Pinoy boxers and boxing fans have reason to celebrate after the announcement that the IATF (Inter-Agency Task Force on Emerging Infections Diseases) has given the boxing the clearance to resume.  According to Games and Amusements Board Chairman Abraham “Baham” Mitra the IATF has allowed boxing to return, but will need to follow a set of health guidelines.  Earlier this month, sports like football and basketball (albeit a slight delay) were already given the green light to resume practice.  “Ang nai-pasok na po namin ay practice ng basketball and football, and then yung boxing, pumayag na, na magkaroon ng boxing, provided that both boxers and the referees, they test, yung negative sila, and then after three days, laban na sila,” Chairman Mitra revealed on an episode of The Chasedown. “After testing, ico-confine sila, para hindi mahawa ulit or [maka-hawa].” Boxing is just one of the many sports all over the world that was forced to hit pause following the exposion of the COVID-19 pandemic.  In June however, boxing returned in the United States, with Top Rank Boxing starting to put on events.  According to Chairman Mitra, boxing events in the Philippines will feature a significantly slimmed down card with a maximum of just five bouts, a far cry from the previous norm of at least ten bouts per event.  “Yung sa boxing, maximum if five bouts. Ibig-sabihin, sampung boksingero lang pwede. Dati kasi ten or fifteen, or twelve fights in a day,” Chairman Mitra explained. “Ngayon, maximum of five lang, kasi ang pinapayagan lang ay sampu.”  Before fighters can step inside the ring however, they will need to undergo testing three days prior to fight night and then remain confined or quarantined so as to avoid contracting the disease.  “These boxers will be tested three days before the fight and then they will be confined, and then weigh-in, and then fight, and then after the fight, they will also be tested,” Chairman Mitra continued. “Wala na pong rapid test yung before. Yung rapid test, after na lang. Lahat swab test para sigurado, para halos walang error.” The swab testing, Chairman Mitra explained, is for maximum accuracy.  “We’re also scared, ano? We might be held liable na ‘Pinayagan ng GAB yan eh’. Kami naman, sumusunod lang kami sa IATF, ang sabi nila papayagan lang namin kayo mag-boxing kung negative parehas.” Apart from the boxers themselves, the third men in the ring will not only need to be tested but are also required to wash up and change clothes after every bout they officiate.  “So even the referee will also be tested, because he will be in the middle eh, and then the referees will be asked to wear short sleeved shirts and then wash [after] every bout, change t-shirt, change uniform [after] every bout.”  Chairman Mitra added that judges will be placed further away from the ring, and only essential personnel will be allowed in the venue during events.  “Tapos yung mga judges, hindi na sila beside the ring, medyo malayo na sila. Yung commentators will be outside of the venue, and only one or two camera people will be involved, and then as much as possible, we will not be allowing yung mga 21 and below or 60 and above, except if it’s essential. For example, almost all promoters are above 60, so okay lang yan.” As with most sports that have been able to return during the pandemic, there will be no audiences allowed.  Chairman Mitra expects the new guidelines to be released by Monday next week, and then for PBA and PFL practices to resume by the end of next week......»»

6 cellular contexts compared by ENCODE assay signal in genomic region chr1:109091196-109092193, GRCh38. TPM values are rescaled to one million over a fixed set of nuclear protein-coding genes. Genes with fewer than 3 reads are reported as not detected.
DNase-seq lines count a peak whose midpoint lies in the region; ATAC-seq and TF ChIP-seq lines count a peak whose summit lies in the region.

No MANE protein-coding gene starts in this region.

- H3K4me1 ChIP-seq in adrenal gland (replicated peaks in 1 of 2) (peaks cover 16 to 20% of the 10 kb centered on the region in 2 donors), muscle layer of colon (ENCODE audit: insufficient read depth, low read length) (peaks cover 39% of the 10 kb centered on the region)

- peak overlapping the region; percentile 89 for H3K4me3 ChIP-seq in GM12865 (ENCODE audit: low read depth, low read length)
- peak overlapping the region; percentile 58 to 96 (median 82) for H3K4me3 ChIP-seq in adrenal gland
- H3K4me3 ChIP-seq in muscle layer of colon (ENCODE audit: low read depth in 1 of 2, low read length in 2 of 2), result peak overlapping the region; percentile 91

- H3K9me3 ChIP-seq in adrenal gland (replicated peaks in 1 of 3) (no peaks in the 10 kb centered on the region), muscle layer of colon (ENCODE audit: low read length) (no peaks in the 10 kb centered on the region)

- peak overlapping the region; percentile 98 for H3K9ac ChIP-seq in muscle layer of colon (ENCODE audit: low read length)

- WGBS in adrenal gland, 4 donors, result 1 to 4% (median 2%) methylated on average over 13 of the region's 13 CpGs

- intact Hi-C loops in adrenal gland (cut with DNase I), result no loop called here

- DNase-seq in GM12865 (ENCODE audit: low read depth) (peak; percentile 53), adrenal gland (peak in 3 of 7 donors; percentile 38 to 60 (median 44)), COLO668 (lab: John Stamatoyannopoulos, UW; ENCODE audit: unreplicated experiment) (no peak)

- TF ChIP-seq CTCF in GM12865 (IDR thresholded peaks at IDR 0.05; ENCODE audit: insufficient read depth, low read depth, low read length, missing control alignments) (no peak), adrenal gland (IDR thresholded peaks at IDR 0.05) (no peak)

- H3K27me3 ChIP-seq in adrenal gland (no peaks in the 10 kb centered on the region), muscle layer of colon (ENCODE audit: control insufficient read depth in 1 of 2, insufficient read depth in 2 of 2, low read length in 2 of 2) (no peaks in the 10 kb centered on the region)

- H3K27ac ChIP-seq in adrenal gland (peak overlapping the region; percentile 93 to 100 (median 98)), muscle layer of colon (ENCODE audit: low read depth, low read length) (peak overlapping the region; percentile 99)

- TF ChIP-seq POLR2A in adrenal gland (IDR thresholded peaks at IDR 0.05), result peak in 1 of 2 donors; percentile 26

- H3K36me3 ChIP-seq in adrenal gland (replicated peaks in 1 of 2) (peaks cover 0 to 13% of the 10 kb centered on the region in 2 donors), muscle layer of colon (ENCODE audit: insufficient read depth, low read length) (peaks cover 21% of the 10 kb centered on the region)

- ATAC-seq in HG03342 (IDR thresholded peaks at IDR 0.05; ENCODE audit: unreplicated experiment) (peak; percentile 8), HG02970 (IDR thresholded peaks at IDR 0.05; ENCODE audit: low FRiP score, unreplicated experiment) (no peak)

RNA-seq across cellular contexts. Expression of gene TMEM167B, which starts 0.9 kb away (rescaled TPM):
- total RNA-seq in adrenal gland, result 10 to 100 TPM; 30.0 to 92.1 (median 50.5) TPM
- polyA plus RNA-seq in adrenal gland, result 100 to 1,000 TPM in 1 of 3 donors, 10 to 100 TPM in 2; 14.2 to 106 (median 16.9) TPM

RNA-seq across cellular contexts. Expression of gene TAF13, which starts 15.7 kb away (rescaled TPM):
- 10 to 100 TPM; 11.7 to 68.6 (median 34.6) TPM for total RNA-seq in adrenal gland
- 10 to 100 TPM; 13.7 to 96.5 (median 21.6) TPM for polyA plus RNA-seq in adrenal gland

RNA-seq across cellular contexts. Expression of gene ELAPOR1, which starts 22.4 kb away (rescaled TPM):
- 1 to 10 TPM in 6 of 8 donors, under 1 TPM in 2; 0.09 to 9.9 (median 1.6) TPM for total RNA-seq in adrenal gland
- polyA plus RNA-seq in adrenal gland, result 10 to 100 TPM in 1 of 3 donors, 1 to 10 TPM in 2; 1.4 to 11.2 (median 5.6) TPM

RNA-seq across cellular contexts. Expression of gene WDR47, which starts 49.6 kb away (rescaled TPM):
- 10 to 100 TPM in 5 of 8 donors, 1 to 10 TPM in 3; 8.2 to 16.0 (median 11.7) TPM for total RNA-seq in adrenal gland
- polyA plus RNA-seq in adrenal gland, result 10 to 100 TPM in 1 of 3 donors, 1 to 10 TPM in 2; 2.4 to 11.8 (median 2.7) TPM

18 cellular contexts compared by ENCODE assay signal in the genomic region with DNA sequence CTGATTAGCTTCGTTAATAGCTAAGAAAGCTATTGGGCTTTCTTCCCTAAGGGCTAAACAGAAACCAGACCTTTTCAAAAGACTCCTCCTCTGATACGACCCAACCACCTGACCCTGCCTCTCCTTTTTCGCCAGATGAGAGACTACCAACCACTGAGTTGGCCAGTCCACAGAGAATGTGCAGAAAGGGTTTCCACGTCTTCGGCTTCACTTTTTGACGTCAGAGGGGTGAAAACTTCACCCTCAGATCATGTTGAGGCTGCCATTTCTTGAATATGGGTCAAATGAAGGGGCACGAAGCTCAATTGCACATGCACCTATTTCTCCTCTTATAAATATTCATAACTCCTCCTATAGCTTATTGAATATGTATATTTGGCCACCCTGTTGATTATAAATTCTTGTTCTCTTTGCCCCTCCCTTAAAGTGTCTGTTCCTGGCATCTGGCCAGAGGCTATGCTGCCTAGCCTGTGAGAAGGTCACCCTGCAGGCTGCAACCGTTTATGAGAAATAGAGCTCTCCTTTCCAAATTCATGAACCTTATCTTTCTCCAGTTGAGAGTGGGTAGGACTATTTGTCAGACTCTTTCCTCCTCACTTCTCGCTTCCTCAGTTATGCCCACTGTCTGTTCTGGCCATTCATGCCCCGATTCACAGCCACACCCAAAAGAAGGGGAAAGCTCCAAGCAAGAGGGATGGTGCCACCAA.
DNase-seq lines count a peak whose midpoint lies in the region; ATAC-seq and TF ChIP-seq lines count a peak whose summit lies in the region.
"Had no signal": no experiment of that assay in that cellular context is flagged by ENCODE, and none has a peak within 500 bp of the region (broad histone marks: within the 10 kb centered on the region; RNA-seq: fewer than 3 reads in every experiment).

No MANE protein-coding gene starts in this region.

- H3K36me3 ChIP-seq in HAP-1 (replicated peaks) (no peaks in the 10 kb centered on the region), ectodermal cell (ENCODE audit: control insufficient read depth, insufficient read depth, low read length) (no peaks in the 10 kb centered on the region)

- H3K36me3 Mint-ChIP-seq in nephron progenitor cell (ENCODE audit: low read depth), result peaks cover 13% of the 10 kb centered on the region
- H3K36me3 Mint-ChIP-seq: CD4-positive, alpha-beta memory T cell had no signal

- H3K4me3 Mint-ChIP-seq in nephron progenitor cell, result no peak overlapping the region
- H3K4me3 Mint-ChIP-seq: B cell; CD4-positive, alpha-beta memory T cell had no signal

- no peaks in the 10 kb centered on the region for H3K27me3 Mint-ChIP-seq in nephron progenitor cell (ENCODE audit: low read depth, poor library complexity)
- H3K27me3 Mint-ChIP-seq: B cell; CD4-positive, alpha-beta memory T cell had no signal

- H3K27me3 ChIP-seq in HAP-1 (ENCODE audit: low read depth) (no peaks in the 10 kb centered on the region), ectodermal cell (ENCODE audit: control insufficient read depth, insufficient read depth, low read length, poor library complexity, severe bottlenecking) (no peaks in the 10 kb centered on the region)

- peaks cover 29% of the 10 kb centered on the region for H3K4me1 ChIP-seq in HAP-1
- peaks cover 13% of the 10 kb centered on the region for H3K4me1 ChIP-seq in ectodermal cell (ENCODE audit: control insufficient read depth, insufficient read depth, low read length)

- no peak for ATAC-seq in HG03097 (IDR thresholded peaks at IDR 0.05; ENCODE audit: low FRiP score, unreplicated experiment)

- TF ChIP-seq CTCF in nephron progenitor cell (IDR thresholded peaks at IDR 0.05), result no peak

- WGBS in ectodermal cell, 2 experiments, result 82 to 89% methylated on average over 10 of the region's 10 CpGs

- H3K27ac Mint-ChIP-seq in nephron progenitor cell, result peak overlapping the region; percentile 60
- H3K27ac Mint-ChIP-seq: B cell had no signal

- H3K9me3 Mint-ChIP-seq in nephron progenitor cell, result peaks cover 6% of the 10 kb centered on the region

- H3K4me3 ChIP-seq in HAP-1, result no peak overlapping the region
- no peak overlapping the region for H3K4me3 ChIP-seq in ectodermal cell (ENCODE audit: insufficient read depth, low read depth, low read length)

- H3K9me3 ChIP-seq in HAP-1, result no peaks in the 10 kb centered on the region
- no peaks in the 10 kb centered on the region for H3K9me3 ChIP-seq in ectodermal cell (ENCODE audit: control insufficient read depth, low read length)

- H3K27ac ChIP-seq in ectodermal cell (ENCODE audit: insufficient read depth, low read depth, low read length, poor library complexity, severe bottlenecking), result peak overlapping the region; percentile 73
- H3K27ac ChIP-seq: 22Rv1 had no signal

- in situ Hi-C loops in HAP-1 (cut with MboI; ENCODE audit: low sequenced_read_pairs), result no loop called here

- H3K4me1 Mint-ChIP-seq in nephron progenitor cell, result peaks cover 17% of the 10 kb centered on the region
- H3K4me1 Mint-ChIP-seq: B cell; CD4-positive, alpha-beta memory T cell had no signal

Category: sportsSource:  abscbnRelated NewsJul 26th, 2020